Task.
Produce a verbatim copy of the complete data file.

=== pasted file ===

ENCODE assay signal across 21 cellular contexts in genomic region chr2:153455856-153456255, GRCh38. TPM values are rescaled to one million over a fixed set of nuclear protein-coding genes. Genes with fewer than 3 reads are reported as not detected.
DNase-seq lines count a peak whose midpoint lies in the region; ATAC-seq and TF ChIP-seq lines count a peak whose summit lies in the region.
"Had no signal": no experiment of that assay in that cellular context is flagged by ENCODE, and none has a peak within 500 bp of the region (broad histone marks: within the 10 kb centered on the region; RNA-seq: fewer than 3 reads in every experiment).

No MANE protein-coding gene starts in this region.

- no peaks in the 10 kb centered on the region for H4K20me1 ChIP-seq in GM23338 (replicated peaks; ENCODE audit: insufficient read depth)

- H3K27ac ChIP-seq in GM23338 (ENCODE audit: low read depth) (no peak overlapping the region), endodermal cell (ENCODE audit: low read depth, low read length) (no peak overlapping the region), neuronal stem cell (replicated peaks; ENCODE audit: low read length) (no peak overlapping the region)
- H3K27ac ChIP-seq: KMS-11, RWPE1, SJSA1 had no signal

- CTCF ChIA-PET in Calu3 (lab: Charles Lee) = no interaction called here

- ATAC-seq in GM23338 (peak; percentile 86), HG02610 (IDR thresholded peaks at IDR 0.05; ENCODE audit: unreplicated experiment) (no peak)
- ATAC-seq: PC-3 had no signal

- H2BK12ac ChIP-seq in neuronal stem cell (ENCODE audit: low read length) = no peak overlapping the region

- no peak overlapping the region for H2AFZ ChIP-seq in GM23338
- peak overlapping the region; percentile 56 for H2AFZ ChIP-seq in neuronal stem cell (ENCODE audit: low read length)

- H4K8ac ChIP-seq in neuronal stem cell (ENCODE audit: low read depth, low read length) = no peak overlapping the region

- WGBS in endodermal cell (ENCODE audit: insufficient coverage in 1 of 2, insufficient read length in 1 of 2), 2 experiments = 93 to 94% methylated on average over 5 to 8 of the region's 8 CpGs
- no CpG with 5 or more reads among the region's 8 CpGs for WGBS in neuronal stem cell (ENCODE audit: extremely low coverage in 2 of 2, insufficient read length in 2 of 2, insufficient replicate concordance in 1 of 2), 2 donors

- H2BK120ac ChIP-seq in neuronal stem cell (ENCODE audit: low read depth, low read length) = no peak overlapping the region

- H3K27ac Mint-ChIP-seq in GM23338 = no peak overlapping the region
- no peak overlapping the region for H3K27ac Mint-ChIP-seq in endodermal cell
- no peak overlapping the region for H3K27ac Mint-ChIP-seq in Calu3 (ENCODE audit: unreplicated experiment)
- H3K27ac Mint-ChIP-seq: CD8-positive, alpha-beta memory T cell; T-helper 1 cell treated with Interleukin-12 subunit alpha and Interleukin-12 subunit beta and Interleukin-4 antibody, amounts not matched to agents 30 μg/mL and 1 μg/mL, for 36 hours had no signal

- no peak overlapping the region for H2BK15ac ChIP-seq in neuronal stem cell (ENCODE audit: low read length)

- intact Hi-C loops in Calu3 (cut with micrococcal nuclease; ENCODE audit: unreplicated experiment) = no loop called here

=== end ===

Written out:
ENCODE assay signal across 21 cellular contexts in genomic region chr2:153455856-153456255, GRCh38. TPM values are rescaled to one million over a fixed set of nuclear protein-coding genes. Genes with fewer than 3 reads are reported as not detected.
DNase-seq lines count a peak whose midpoint lies in the region; ATAC-seq and TF ChIP-seq lines count a peak whose summit lies in the region.
"Had no signal": no experiment of that assay in that cellular context is flagged by ENCODE, and none has a peak within 500 bp of the region (broad histone marks: within the 10 kb centered on the region; RNA-seq: fewer than 3 reads in every experiment).

No MANE protein-coding gene starts in this region.

- no peaks in the 10 kb centered on the region for H4K20me1 ChIP-seq in GM23338 (replicated peaks; ENCODE audit: insufficient read depth)

- H3K27ac ChIP-seq in GM23338 (ENCODE audit: low read depth) (no peak overlapping the region), endodermal cell (ENCODE audit: low read depth, low read length) (no peak overlapping the region), neuronal stem cell (replicated peaks; ENCODE audit: low read length) (no peak overlapping the region)
- H3K27ac ChIP-seq: KMS-11, RWPE1, SJSA1 had no signal

- CTCF ChIA-PET in Calu3 (lab: Charles Lee) = no interaction called here

- ATAC-seq in GM23338 (peak; percentile 86), HG02610 (IDR thresholded peaks at IDR 0.05; ENCODE audit: unreplicated experiment) (no peak)
- ATAC-seq: PC-3 had no signal

- H2BK12ac ChIP-seq in neuronal stem cell (ENCODE audit: low read length) = no peak overlapping the region

- no peak overlapping the region for H2AFZ ChIP-seq in GM23338
- peak overlapping the region; percentile 56 for H2AFZ ChIP-seq in neuronal stem cell (ENCODE audit: low read length)

- H4K8ac ChIP-seq in neuronal stem cell (ENCODE audit: low read depth, low read length) = no peak overlapping the region

- WGBS in endodermal cell (ENCODE audit: insufficient coverage in 1 of 2, insufficient read length in 1 of 2), 2 experiments = 93 to 94% methylated on average over 5 to 8 of the region's 8 CpGs
- no CpG with 5 or more reads among the region's 8 CpGs for WGBS in neuronal stem cell (ENCODE audit: extremely low coverage in 2 of 2, insufficient read length in 2 of 2, insufficient replicate concordance in 1 of 2), 2 donors

- H2BK120ac ChIP-seq in neuronal stem cell (ENCODE audit: low read depth, low read length) = no peak overlapping the region

- H3K27ac Mint-ChIP-seq in GM23338 = no peak overlapping the region
- no peak overlapping the region for H3K27ac Mint-ChIP-seq in endodermal cell
- no peak overlapping the region for H3K27ac Mint-ChIP-seq in Calu3 (ENCODE audit: unreplicated experiment)
- H3K27ac Mint-ChIP-seq: CD8-positive, alpha-beta memory T cell; T-helper 1 cell treated with Interleukin-12 subunit alpha and Interleukin-12 subunit beta and Interleukin-4 antibody, amounts not matched to agents 30 μg/mL and 1 μg/mL, for 36 hours had no signal

- no peak overlapping the region for H2BK15ac ChIP-seq in neuronal stem cell (ENCODE audit: low read length)

- intact Hi-C loops in Calu3 (cut with micrococcal nuclease; ENCODE audit: unreplicated experiment) = no loop called here